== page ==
By all accounts, the use of polylactide will grow among thermoformers in 2007, but its growth may be limited by the availability of the bioresin and processing limitations.
According to NatureWorks LLC of Minnetonka, Minn., 70-80 percent of its applications are in thermoforming. Its nameplate capacity for PLA pellets in Blair, Neb., is 300 million pounds.
``The growth that we experienced globally, we've more than doubled sales in 2006 over 2005,'' said Mary Rosenthal, spokeswoman for NatureWorks, in a Jan. 26 telephone interview. ``We're projecting into 2007, another 30 percent to 40 percent [growth] over that we saw in 2006. At least that's what we're targeting.''
While demand for PLA packaging is growing, some thermoforming experts expressed reservations about the material's low- impact strength and low heat deflection.
Low-impact strength is a drawback in some retail applications, such as stand-alone clamshells, according to one source. But the growth in food areas such as hydroponic and greenhouse tomatoes is supporting growth in PLA.
Some of the success is being driven by Wal-MartStores Inc.'s environmental and sustainability initiatives, and those organic and environmentaltrends being pushed by other food retailers like Whole Foods Market IP LP, based in Austin, Texas.
``Within the first quarter of 2006, we had already surpassed what we had done in the whole year 2005, in terms of PLA production,'' said Laura Pichon, marketing manager with sheet extruder Ex-Tech Plastics Inc. of Richmond, Ill. ``We are getting inquiries all the time.''
The company added extrusion capacity in 2006, but also is making changes like efficiency upgrades.
``We believe the more limiting factor is the resin supply,'' Pichon said. ``We're on allotment. We have been told we will have increase from last year available. We believe that the demand will be there.
``Because we maxed out what we were allotted in 2006, we were able to get more for this year. We foresee from the demand that we've been told for our customers, that we'll be able to supply them. There are people that are still inquiring. We have high hopes for this, within areas that can use the material, even with the limitations of low-impact strength and low heat deflection.''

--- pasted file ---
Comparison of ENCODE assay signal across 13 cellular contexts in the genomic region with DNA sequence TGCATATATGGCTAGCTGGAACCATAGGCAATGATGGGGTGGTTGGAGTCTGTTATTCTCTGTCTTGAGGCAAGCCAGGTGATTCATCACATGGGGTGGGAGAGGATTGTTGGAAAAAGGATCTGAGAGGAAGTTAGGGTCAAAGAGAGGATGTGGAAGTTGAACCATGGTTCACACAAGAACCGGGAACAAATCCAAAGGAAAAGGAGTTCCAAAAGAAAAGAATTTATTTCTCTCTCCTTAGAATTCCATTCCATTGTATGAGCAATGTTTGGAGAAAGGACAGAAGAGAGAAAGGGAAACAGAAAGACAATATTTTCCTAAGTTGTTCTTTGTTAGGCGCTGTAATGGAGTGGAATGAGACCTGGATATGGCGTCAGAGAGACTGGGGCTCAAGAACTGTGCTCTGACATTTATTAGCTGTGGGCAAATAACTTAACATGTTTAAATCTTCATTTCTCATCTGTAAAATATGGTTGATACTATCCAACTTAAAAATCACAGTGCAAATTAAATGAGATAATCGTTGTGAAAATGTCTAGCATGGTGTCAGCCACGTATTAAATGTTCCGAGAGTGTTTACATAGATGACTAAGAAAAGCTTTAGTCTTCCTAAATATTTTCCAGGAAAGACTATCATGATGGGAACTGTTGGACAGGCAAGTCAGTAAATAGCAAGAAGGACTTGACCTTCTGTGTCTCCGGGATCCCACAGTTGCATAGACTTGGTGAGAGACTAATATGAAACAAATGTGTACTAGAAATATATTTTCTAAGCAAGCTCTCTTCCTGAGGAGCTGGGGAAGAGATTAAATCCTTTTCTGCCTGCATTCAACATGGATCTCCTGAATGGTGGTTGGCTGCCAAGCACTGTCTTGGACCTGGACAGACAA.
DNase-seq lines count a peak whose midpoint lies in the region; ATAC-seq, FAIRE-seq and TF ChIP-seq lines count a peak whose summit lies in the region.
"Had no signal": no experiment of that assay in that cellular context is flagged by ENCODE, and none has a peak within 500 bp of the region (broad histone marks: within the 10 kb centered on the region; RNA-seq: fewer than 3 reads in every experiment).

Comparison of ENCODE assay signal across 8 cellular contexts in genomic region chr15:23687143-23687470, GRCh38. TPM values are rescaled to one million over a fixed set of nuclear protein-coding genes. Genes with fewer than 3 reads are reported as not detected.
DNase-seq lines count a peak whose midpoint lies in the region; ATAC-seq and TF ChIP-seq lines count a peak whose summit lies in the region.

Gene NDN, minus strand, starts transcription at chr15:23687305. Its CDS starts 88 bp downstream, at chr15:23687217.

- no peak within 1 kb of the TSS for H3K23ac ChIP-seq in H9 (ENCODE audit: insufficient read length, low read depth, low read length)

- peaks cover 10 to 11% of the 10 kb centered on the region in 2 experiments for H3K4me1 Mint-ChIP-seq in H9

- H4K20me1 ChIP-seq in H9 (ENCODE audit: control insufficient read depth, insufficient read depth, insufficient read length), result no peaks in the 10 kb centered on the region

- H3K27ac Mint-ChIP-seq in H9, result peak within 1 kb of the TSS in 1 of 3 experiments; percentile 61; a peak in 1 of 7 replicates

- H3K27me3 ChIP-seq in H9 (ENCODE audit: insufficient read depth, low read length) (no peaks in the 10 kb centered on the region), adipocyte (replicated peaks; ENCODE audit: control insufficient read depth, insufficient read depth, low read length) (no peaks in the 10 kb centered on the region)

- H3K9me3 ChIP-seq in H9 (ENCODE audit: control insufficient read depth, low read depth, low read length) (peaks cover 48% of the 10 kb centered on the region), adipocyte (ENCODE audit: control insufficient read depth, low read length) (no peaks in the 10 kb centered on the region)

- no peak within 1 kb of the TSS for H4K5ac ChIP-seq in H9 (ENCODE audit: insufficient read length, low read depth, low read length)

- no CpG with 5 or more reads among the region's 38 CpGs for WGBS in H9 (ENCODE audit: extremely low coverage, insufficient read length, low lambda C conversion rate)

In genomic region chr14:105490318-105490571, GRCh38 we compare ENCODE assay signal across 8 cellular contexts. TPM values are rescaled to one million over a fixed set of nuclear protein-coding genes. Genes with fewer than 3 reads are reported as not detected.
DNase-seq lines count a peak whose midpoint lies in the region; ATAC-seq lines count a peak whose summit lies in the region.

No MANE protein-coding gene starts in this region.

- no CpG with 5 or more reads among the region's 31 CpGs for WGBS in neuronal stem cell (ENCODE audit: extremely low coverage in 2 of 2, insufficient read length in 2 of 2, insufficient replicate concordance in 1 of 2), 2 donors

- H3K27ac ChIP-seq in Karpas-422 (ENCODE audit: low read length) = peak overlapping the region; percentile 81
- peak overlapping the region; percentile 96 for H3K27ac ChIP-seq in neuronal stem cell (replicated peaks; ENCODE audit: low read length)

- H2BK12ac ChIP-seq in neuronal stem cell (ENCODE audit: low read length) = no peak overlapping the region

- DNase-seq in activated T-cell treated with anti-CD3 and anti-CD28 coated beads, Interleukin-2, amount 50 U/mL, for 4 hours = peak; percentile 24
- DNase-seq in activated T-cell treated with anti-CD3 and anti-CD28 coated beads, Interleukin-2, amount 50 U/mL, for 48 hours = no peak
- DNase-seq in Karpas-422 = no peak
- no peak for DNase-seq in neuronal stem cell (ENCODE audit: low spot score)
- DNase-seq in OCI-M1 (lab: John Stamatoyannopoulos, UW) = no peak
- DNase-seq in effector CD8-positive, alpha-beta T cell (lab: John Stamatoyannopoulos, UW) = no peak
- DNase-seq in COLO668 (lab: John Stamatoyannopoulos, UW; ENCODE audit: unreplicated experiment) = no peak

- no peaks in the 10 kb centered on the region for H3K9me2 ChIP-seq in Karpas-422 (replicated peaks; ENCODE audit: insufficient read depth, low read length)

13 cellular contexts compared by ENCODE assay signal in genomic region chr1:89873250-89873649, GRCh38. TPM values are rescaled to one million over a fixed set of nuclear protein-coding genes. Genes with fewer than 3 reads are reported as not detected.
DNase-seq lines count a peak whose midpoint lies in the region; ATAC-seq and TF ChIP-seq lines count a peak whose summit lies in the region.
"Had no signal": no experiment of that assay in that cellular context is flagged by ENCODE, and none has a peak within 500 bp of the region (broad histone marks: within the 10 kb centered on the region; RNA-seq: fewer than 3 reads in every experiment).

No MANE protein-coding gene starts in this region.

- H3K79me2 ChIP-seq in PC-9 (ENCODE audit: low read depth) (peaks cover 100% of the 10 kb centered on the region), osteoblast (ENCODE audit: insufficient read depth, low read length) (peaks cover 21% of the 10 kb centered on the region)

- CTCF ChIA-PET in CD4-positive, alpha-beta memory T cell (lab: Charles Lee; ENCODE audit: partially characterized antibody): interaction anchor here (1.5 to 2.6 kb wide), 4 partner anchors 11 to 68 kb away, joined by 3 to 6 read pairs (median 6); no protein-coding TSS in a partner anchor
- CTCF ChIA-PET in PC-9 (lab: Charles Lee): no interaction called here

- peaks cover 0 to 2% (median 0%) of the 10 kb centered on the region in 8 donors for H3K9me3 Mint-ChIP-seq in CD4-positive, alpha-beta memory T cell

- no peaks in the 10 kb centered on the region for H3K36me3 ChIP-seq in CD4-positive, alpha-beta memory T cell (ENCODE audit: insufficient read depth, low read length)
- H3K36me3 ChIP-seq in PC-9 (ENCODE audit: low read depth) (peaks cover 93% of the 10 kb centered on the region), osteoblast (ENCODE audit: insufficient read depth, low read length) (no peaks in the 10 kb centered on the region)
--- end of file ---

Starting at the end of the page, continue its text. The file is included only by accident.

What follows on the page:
In addition, the main conventional resin that PLA is targeted to replace, PET, has gone down in price over the last several months. During the course of 2006, some officials theorize that customers may have been more willing to source PLA as an alternative to PET because of pricing. Still, even though PET pricing is trending downward, others feel that PLA demand will be driven by mass retailers.
``At the end of the day, it's going to depend on what major retailers want to do,'' said JayWaddell, managing partner with Plastic Concepts & Innovations LLC, based in Mount Pleasant, S.C.
``If they say they want 50 percent of their packaging green-certified, that's a very important aspect that people want to look at. [But] it is a difficult material to process. There is some chemical work that has to be done with it. In the latter part of 2007, there will be improvements in processability of it. If you improve the processability of it, I would see it maintaining growth.''
NatureWorks' Rosenthal said the company is looking at optimizing current capacity through process improvements.
``Then we expect to have new capacity come on-line in mid-2008,'' she said. ``We really just started running the plant full-out in 2006. We're doing everything we can to increase capacity.''
At thermoforming machinery maker Lyle Industries Inc. in Beaverton, Mich., officials said 2006 was a solid year in terms of machinery sales, driven by PLA- and PET-related uses in applications like prepared and prepackaged foods.
Still, officials from the firm don't seem to be having as many conversations about PLA as they were six months ago, according to Lyle President Gary Sowden Jr.
That's not necessarily because demand has dwindled, Sowden cautioned, but may be due to the fact that the industry is past its preliminary phase.
``A well set up PET line will accommodate PLA,'' he said in a Feb. 5 telephone interview. ``So we don't necessarily hear about everything that everyone is doing. People are running it. There are definitely more and more packages out there being made of it. We're just not having all those real early discussions. I think what it reflects is that it's matured. Customers that want to be in it are in it.''
Still, one contract packager that makes its own blister and clamshell packaging said that none of its customers have specifically asked for it. At CWS Packaging of Norwich, N.Y., officials have known about PLA since September.
Tim Notter, its vice president of sales and marketing, said the firm was motivated to get into PLA from a meeting with Wal-Mart.
``To be honest, no one has asked for it,'' he said of the demand from its own customers. ``We bring it up to them.''